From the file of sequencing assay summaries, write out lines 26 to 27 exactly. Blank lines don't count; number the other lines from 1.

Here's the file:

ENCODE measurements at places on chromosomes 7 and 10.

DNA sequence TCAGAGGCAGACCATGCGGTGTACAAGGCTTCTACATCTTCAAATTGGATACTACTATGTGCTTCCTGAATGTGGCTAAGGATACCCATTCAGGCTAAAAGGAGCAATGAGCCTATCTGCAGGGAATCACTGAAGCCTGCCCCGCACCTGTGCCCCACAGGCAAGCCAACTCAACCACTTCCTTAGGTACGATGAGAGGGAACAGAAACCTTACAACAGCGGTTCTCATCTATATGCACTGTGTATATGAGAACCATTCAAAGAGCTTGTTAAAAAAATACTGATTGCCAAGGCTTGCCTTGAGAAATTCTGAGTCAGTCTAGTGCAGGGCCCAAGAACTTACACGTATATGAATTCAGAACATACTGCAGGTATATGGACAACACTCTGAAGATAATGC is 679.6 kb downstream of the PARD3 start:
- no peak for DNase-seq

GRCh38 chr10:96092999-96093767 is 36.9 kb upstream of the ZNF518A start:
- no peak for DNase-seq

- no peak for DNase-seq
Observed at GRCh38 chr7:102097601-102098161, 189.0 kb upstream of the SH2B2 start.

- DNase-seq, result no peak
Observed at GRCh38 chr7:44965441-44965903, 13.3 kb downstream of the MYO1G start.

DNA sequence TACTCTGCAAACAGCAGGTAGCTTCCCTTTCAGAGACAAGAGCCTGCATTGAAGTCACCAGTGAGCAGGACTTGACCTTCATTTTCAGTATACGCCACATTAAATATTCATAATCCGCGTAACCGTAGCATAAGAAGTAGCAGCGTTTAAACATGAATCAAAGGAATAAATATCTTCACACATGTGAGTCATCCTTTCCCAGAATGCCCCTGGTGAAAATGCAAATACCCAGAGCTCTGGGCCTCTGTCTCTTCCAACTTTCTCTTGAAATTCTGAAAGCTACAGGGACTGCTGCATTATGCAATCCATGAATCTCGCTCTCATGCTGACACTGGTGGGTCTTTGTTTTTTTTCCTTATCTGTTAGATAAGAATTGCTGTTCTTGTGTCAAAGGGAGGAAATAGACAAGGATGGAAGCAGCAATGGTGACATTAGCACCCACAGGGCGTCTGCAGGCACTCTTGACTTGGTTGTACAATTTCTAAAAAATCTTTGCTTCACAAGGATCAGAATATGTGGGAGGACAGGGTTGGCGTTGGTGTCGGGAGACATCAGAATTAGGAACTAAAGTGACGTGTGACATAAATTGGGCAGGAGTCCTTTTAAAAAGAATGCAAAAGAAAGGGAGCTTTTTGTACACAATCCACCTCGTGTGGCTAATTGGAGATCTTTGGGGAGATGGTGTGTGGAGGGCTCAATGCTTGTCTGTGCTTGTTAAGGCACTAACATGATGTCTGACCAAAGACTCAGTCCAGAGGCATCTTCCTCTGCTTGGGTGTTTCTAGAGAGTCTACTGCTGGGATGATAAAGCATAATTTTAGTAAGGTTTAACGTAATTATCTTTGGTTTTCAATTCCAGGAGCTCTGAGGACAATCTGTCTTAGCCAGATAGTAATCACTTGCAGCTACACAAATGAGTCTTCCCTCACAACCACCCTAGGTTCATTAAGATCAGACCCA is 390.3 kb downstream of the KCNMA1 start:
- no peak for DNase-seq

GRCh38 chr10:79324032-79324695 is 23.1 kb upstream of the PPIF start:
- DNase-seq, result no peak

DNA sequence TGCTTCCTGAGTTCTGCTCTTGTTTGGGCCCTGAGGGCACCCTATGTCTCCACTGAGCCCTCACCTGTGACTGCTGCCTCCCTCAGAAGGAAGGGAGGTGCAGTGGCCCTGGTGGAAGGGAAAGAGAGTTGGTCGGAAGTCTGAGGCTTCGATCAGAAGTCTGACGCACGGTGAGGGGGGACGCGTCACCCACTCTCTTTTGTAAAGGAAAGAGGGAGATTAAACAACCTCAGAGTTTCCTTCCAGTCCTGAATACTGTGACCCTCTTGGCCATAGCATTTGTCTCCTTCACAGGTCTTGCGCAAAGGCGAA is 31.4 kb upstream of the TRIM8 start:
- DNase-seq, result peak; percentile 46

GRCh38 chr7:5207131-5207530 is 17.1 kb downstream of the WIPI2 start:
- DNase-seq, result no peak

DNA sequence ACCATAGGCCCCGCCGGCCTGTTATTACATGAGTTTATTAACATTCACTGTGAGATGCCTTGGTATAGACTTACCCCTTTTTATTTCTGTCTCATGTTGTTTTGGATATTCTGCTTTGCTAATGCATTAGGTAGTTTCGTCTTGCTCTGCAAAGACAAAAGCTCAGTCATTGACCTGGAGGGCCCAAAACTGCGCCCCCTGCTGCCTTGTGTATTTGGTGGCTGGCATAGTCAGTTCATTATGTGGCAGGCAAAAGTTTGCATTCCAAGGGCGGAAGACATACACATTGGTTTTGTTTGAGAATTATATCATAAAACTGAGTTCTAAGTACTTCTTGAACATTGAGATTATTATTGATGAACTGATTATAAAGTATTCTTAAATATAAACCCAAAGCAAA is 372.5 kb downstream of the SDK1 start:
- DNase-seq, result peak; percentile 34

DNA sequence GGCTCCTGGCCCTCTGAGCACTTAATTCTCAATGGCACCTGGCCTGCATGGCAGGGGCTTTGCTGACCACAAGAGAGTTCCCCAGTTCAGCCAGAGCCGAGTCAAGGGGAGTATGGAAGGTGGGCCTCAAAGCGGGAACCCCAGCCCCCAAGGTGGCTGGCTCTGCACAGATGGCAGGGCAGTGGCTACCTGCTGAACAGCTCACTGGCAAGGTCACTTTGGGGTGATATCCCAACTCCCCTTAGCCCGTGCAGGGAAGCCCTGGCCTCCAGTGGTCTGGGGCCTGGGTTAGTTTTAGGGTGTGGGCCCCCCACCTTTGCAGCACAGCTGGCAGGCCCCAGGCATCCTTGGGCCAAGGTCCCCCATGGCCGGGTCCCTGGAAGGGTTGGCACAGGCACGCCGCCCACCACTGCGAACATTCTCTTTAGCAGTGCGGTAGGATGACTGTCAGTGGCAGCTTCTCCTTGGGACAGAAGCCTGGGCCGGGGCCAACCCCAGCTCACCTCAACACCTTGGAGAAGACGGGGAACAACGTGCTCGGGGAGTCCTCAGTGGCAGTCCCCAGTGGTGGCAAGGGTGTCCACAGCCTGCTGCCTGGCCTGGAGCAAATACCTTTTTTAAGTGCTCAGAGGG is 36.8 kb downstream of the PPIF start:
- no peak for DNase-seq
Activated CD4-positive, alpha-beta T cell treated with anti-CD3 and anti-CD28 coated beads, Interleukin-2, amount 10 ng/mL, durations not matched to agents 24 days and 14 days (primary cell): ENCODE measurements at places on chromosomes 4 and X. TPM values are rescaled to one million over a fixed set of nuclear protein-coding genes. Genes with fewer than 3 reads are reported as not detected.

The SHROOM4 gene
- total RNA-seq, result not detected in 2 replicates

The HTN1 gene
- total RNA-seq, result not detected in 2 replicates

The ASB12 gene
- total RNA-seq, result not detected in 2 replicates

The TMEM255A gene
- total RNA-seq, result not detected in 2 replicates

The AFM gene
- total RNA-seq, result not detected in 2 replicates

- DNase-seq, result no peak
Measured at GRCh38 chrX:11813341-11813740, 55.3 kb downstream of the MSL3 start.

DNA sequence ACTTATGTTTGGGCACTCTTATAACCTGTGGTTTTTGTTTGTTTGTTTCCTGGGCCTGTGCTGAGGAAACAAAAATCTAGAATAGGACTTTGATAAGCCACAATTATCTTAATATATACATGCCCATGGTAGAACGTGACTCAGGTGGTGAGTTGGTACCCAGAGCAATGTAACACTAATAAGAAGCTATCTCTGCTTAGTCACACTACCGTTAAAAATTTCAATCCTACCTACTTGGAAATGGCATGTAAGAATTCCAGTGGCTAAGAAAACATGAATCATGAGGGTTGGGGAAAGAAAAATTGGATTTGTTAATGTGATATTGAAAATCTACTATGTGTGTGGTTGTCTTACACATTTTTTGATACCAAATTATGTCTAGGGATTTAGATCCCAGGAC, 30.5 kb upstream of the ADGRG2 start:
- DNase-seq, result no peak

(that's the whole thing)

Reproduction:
- total RNA-seq, result not detected in 2 replicates

The ASB12 gene